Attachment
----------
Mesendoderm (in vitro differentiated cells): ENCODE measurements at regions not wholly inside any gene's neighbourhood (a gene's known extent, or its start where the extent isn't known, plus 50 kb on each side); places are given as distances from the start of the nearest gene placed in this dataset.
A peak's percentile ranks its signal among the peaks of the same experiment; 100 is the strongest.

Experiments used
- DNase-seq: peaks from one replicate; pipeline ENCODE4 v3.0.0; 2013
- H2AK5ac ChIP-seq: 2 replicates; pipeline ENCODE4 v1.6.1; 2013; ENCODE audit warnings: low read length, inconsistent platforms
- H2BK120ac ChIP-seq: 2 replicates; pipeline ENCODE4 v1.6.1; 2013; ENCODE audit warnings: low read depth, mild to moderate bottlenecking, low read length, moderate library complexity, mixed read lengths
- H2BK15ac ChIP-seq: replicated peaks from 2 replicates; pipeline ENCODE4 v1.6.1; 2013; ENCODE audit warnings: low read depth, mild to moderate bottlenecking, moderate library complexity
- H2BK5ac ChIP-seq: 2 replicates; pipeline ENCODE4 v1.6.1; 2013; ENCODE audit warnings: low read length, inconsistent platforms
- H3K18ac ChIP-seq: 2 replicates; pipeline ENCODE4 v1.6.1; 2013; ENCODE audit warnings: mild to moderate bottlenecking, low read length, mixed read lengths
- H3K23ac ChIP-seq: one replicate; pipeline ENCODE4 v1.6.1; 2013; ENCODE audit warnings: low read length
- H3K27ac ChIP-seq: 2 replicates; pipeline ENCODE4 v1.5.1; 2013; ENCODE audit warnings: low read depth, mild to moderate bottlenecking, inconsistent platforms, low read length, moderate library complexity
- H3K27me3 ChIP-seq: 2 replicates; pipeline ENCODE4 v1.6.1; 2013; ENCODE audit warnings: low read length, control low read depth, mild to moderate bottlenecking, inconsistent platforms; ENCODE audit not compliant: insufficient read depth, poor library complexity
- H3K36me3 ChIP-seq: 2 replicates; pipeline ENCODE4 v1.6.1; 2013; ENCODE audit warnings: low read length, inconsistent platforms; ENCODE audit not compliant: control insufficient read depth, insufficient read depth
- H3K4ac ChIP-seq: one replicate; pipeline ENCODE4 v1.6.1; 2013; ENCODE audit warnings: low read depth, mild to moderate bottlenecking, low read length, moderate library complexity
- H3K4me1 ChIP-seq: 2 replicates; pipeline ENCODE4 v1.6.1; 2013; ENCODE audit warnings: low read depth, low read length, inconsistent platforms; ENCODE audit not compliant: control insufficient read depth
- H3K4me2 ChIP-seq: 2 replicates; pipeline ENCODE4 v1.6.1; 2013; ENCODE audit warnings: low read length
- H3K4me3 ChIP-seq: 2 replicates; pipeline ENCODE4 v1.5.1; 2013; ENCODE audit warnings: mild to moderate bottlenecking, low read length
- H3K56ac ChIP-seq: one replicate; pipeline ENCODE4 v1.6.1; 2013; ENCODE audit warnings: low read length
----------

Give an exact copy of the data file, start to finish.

Mesendoderm (in vitro differentiated cells): ENCODE measurements at regions not wholly inside any gene's neighbourhood (a gene's known extent, or its start where the extent isn't known, plus 50 kb on each side); places are given as distances from the start of the nearest gene placed in this dataset.
A peak's percentile ranks its signal among the peaks of the same experiment; 100 is the strongest.

Experiments used
- DNase-seq: peaks from one replicate; pipeline ENCODE4 v3.0.0; 2013
- H2AK5ac ChIP-seq: 2 replicates; pipeline ENCODE4 v1.6.1; 2013; ENCODE audit warnings: low read length, inconsistent platforms
- H2BK120ac ChIP-seq: 2 replicates; pipeline ENCODE4 v1.6.1; 2013; ENCODE audit warnings: low read depth, mild to moderate bottlenecking, low read length, moderate library complexity, mixed read lengths
- H2BK15ac ChIP-seq: replicated peaks from 2 replicates; pipeline ENCODE4 v1.6.1; 2013; ENCODE audit warnings: low read depth, mild to moderate bottlenecking, moderate library complexity
- H2BK5ac ChIP-seq: 2 replicates; pipeline ENCODE4 v1.6.1; 2013; ENCODE audit warnings: low read length, inconsistent platforms
- H3K18ac ChIP-seq: 2 replicates; pipeline ENCODE4 v1.6.1; 2013; ENCODE audit warnings: mild to moderate bottlenecking, low read length, mixed read lengths
- H3K23ac ChIP-seq: one replicate; pipeline ENCODE4 v1.6.1; 2013; ENCODE audit warnings: low read length
- H3K27ac ChIP-seq: 2 replicates; pipeline ENCODE4 v1.5.1; 2013; ENCODE audit warnings: low read depth, mild to moderate bottlenecking, inconsistent platforms, low read length, moderate library complexity
- H3K27me3 ChIP-seq: 2 replicates; pipeline ENCODE4 v1.6.1; 2013; ENCODE audit warnings: low read length, control low read depth, mild to moderate bottlenecking, inconsistent platforms; ENCODE audit not compliant: insufficient read depth, poor library complexity
- H3K36me3 ChIP-seq: 2 replicates; pipeline ENCODE4 v1.6.1; 2013; ENCODE audit warnings: low read length, inconsistent platforms; ENCODE audit not compliant: control insufficient read depth, insufficient read depth
- H3K4ac ChIP-seq: one replicate; pipeline ENCODE4 v1.6.1; 2013; ENCODE audit warnings: low read depth, mild to moderate bottlenecking, low read length, moderate library complexity
- H3K4me1 ChIP-seq: 2 replicates; pipeline ENCODE4 v1.6.1; 2013; ENCODE audit warnings: low read depth, low read length, inconsistent platforms; ENCODE audit not compliant: control insufficient read depth
- H3K4me2 ChIP-seq: 2 replicates; pipeline ENCODE4 v1.6.1; 2013; ENCODE audit warnings: low read length
- H3K4me3 ChIP-seq: 2 replicates; pipeline ENCODE4 v1.5.1; 2013; ENCODE audit warnings: mild to moderate bottlenecking, low read length
- H3K56ac ChIP-seq: one replicate; pipeline ENCODE4 v1.6.1; 2013; ENCODE audit warnings: low read length